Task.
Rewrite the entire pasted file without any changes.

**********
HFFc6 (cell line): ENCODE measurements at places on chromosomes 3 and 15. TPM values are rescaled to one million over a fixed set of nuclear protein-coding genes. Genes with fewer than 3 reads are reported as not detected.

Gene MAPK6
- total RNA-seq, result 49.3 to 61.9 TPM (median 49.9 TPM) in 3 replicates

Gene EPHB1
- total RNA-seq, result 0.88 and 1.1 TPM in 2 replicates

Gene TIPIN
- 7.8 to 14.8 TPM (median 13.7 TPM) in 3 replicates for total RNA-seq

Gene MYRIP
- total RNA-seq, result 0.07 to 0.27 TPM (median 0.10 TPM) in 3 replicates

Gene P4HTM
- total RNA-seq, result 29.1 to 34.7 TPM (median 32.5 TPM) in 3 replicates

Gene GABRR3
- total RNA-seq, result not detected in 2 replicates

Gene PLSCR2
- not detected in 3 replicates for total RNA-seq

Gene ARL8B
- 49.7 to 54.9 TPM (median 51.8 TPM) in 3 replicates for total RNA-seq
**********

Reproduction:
HFFc6 (cell line): ENCODE measurements at places on chromosomes 3 and 15. TPM values are rescaled to one million over a fixed set of nuclear protein-coding genes. Genes with fewer than 3 reads are reported as not detected.

Gene MAPK6
- total RNA-seq, result 49.3 to 61.9 TPM (median 49.9 TPM) in 3 replicates

Gene EPHB1
- total RNA-seq, result 0.88 and 1.1 TPM in 2 replicates

Gene TIPIN
- 7.8 to 14.8 TPM (median 13.7 TPM) in 3 replicates for total RNA-seq

Gene MYRIP
- total RNA-seq, result 0.07 to 0.27 TPM (median 0.10 TPM) in 3 replicates

Gene P4HTM
- total RNA-seq, result 29.1 to 34.7 TPM (median 32.5 TPM) in 3 replicates

Gene GABRR3
- total RNA-seq, result not detected in 2 replicates

Gene PLSCR2
- not detected in 3 replicates for total RNA-seq

Gene ARL8B
- 49.7 to 54.9 TPM (median 51.8 TPM) in 3 replicates for total RNA-seq